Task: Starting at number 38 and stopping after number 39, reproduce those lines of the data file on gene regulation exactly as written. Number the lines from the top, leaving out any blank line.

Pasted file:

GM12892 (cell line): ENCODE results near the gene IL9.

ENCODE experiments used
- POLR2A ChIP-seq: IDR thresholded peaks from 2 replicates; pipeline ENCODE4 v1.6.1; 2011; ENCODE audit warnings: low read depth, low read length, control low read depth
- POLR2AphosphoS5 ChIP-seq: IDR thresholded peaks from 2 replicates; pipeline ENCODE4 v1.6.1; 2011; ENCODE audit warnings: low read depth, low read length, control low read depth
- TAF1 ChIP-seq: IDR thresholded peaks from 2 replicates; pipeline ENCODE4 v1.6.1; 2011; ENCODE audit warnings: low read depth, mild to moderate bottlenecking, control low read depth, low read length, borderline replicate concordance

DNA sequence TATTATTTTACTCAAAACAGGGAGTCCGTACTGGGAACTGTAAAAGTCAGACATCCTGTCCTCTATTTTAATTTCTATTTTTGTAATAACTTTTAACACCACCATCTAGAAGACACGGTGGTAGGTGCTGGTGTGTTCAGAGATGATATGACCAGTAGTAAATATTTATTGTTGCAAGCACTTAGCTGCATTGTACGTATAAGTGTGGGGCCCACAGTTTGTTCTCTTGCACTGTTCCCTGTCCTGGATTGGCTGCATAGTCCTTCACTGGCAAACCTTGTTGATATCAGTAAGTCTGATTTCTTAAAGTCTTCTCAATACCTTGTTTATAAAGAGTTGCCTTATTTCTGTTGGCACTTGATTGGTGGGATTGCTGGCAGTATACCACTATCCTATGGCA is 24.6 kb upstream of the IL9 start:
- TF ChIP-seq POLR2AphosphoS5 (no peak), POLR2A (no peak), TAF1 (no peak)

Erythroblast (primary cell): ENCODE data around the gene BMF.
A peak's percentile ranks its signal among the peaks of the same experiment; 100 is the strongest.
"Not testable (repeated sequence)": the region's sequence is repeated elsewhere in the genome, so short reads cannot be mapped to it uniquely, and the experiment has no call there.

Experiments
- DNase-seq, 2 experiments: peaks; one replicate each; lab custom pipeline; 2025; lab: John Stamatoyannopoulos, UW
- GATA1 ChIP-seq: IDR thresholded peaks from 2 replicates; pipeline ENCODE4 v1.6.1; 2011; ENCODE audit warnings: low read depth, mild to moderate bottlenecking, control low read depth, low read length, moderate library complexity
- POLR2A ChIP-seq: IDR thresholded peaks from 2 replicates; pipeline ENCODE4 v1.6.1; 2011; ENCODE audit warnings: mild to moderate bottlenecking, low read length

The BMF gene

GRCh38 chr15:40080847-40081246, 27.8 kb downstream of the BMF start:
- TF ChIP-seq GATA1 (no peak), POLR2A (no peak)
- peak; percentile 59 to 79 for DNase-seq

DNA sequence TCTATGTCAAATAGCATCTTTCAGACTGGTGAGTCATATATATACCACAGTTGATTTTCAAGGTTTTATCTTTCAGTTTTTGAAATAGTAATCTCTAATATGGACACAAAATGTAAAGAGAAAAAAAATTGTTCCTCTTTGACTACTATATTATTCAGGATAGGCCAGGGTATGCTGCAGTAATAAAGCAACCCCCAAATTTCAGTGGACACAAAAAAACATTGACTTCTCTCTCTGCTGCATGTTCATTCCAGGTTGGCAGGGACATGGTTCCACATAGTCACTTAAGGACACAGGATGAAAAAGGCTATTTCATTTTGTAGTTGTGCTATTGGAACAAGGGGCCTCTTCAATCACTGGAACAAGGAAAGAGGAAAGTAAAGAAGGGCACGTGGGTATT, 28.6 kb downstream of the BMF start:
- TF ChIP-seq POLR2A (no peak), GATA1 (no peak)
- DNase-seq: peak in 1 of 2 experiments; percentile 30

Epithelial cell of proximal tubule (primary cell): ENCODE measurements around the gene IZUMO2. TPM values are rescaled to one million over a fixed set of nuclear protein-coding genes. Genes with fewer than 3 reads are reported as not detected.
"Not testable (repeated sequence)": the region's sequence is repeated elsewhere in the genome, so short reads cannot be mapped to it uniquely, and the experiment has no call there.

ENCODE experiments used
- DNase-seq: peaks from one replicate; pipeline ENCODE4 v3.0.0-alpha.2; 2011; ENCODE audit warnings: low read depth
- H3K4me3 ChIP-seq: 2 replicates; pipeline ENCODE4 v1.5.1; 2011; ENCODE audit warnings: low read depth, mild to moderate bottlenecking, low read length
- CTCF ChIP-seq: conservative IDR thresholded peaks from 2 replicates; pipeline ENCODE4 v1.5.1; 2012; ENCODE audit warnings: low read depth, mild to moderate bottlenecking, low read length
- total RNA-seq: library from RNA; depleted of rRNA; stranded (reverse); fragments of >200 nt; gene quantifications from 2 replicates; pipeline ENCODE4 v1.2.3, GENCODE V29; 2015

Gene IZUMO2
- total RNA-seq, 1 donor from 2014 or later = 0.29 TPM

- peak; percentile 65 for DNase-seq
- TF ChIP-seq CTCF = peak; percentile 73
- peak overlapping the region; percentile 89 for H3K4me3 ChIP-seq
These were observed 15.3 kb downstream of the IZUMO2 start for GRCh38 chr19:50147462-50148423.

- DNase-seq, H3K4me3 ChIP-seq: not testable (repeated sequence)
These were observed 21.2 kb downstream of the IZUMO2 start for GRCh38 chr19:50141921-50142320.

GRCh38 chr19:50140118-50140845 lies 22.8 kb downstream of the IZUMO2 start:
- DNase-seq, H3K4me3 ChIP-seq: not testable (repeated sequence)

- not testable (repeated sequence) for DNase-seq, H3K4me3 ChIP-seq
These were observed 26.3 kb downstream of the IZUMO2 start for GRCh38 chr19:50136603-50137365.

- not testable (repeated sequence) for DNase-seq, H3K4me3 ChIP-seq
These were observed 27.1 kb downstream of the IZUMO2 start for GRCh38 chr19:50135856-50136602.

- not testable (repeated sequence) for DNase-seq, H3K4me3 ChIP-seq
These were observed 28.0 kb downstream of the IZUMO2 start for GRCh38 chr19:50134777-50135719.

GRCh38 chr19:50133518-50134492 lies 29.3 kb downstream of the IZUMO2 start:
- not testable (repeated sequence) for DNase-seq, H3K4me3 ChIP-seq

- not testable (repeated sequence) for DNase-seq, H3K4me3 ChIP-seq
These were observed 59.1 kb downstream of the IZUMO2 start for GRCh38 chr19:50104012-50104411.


- DNase-seq, H3K4me3 ChIP-seq: not testable (repeated sequence)

- not testable (repeated sequence) for DNase-seq, H3K4me3 ChIP-seq